Fairness and the draft
Deterrent value of possible punishment cannot be underestimated, might facilitate conscription of greater numbers of eligible haredim.
Haredi Jews protest Tal Law. Photo: Marc Israel Sellem
Conscripting a few thousand more yeshiva students each year will not appreciably
shore up our national defenses. Denying small stipends to nonworking fathers who
devote themselves exclusively to religious studies will not shore up our
economy. Ostensibly, there is ample rationale for leaving things as they
But the status quo is not shaky only because of High Court focus on
both these issues, but because in both instances the searing sense of inequity
among those who do pull their weight in our society is exacerbated.
matters here is not necessarily what we tangibly gain from thwarting haredi
draft-dodging and from not shelling out taxpayer money.
allotment of NIS 1,000 granted to married yeshiva students – fathers to three or
more children, who do not work but rather study full-time – depletes our
collective coffers by roughly NIS 135 million annually.
The Supreme Court
already nixed the allotments two years ago, but they were promptly reintroduced
under the guise of “an incentive to employment.”
Against the background
of the entire state budget they are no enormous outlay. But again, appearances
The notion that most of us work but some do not and, worse yet,
that the working majority must carry the nonearners on their backs undermines
morale. Restoring a basic sense of fairness is paramount because the majority of
citizens who toil and who perform their military service feel like
This is nothing to scoff at because such perceptions can rip
apart our social fabric, and that would hurt both our national defense and our
economy, upon which we all – haredim included – depend.
In its response
to a High Court petition ahead of a hearing Thursday, the Defense Ministry
pledged to only begin drafting ultra-Orthodox male adolescents who reach the age
of military service in summer 2013. Moreover, the draft quotas will rise
incrementally over the coming years. The plan is to conscript 8,000 young haredi
men more each year until, by 2015, all eligible ablebodied candidates for
service are drafted. An exception may be made only for a limited number of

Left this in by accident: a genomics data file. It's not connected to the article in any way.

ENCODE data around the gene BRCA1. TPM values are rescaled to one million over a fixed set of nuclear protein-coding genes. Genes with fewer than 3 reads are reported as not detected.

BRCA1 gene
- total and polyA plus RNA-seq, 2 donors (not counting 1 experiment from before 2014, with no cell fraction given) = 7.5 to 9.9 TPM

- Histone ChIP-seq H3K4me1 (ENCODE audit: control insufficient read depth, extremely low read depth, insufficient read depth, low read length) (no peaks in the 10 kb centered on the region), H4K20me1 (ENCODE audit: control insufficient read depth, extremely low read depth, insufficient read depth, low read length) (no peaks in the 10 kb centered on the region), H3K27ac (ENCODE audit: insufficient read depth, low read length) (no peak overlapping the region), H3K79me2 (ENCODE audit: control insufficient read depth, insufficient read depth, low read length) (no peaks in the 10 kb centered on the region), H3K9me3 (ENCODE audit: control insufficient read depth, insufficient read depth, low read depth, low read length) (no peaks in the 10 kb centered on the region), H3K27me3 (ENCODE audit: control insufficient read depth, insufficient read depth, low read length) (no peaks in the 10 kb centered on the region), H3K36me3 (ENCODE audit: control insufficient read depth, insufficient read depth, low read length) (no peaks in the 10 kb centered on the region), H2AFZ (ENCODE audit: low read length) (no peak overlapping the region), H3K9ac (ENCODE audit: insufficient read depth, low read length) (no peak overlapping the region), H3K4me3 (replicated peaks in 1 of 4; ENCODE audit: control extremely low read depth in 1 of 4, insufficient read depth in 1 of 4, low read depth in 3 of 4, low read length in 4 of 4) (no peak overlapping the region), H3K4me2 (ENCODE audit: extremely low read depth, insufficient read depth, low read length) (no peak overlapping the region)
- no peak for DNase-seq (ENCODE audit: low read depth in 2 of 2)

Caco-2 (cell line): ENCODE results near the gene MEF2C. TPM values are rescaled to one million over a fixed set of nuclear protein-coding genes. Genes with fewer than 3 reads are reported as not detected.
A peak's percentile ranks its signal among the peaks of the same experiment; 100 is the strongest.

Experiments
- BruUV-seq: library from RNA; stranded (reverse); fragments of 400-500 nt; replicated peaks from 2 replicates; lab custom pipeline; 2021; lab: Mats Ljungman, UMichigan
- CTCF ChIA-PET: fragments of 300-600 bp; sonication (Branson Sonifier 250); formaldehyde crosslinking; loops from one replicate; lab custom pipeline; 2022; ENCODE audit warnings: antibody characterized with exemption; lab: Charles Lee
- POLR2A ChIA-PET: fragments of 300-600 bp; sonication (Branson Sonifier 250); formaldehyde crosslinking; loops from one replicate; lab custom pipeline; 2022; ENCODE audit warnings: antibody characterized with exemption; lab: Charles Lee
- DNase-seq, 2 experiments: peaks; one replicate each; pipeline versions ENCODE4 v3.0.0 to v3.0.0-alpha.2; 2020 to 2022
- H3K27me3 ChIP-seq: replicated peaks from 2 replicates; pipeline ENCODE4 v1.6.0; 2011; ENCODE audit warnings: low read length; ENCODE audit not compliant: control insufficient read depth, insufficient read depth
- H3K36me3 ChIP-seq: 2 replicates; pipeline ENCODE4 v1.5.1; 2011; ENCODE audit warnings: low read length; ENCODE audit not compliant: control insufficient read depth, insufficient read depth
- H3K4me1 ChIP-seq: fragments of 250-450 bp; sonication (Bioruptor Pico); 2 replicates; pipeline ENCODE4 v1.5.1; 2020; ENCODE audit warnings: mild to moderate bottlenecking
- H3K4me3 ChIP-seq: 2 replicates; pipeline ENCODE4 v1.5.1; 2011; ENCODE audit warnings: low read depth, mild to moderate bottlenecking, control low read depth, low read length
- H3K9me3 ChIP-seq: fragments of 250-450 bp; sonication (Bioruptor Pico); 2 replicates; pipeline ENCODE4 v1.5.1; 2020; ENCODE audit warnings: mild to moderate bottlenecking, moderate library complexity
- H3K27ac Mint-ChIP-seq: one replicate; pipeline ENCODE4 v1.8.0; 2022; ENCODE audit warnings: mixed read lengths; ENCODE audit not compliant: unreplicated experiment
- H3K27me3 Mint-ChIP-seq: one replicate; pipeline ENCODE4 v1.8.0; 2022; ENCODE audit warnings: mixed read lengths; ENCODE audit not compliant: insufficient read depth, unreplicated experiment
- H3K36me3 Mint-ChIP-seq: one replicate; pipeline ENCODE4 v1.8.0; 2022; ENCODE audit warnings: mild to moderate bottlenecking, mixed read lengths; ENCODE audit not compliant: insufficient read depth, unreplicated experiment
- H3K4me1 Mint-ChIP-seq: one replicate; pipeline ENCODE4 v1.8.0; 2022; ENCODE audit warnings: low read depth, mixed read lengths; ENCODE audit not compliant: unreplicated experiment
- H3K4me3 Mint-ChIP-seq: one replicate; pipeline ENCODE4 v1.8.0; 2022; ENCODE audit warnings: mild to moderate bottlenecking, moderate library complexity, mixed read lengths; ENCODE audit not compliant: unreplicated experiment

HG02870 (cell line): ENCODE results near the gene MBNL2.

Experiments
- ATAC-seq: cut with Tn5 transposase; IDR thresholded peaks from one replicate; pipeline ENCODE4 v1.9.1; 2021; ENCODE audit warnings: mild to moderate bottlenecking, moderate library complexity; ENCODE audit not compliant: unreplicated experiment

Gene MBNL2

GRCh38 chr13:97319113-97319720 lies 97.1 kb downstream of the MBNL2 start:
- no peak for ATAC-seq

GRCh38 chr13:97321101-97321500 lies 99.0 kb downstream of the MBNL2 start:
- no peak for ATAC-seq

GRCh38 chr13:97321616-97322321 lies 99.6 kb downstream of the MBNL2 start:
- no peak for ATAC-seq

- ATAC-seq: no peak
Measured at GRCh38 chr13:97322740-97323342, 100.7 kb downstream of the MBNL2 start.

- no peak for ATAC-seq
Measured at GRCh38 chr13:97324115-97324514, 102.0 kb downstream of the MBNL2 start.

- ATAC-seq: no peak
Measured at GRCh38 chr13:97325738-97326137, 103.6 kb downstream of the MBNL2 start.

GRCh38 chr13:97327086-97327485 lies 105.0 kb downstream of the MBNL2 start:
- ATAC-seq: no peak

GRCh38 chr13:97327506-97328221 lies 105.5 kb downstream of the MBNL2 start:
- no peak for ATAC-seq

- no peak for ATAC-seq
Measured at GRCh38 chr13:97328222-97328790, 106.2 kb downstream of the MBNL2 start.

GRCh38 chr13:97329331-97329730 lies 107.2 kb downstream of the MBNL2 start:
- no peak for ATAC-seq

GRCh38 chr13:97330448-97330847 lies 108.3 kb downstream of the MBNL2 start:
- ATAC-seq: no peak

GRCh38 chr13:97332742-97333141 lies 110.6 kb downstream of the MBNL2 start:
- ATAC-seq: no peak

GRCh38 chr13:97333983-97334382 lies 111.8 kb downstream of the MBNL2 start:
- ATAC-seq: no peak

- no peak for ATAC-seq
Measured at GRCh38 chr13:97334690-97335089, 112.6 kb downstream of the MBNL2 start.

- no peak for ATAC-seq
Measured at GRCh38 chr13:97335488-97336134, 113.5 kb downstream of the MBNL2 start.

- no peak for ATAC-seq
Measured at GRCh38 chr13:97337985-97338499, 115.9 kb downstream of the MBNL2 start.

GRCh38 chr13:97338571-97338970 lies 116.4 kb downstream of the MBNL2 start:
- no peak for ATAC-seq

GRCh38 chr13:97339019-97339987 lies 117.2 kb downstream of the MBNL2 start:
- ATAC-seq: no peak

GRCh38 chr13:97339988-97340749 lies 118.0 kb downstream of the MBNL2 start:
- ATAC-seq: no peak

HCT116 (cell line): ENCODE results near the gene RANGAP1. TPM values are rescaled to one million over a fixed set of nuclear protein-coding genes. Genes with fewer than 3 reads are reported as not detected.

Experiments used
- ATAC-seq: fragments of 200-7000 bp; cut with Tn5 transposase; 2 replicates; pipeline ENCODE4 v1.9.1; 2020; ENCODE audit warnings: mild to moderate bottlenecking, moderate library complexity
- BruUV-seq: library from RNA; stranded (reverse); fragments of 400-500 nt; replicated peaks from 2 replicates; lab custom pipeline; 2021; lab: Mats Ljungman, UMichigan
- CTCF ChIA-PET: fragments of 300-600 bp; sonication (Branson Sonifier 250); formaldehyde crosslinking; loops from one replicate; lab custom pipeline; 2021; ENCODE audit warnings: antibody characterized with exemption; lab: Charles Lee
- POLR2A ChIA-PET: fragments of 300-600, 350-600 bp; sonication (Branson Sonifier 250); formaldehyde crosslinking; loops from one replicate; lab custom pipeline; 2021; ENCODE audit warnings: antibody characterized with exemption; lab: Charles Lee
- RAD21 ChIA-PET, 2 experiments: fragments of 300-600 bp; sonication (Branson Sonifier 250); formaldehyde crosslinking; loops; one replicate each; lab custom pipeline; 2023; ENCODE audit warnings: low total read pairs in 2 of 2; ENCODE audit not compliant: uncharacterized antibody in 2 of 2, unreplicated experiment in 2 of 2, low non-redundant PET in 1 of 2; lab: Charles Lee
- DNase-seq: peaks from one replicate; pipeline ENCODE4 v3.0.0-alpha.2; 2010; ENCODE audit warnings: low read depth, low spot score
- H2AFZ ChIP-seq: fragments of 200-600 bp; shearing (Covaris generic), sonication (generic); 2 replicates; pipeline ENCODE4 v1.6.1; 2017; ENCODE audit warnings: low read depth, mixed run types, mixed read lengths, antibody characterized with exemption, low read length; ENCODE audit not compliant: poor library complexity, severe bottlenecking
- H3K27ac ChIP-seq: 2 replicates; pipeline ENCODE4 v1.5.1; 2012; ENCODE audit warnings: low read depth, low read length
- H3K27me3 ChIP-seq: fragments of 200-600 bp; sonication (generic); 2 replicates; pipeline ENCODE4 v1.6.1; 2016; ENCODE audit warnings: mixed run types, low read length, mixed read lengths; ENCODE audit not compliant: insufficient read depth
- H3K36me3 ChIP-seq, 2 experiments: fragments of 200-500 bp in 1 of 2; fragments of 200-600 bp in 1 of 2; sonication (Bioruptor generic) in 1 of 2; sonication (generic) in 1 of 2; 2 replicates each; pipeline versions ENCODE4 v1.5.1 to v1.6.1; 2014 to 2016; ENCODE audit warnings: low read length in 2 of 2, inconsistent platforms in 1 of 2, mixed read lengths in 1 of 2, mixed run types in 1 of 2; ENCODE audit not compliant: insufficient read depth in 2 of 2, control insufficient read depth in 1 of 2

exceptionally outstanding scholars.
Prima facie, officialdom did, as the
petitioners charge, violate the law by not having drafted all haredi students
from the minute the “Tal Law” expired last August. That legislation perversely
provided an official stamp of approval for what turned out to have been an
elaborate charade. It furthered and preserved the link between enrollment in a
yeshiva and exemption from military service.
The apparent link grated
against that crucial unwritten contract whereby all members of society assume
they are treated impartially and are asked to contribute to the public good to
the same degree as others do. This is a basic ingredient of the glue that binds
Our national cohesion can only benefit when a dubious
arrangement such as the Tal Law disappears from our agenda. Our greatest fear,
though, should not be that things will not radically change overnight regarding
the draft. A more cogent concern should be that in the end even gradually
increased haredi service will fail to materialize.
What needs to be
prevented is yet another “creative formula” that will leave the inequity
undented. Gradually increasing the numbers of conscripted ultra-orthodox youths
is likely the best available option, which could also be imposed at random. A
net could be cast unpredictably and whoever is caught in it must serve or face
The deterrent value of possible punishment cannot
be underestimated and might facilitate the conscription of greater numbers of
From this point on it will be up to the electorate to
judge how each government that it puts into office uses the tools it already
possesses. Our public is more critical and more mindful of the issue than ever
Therefore, voters are more likely to scrutinize the record of
every defense minister and every coalition on the question of conscription.
Those who fail to deliver improvement may well risk voter backlash. The fear of
the voter can be a potent incentive to progress.
We have power and can do
more than gripe.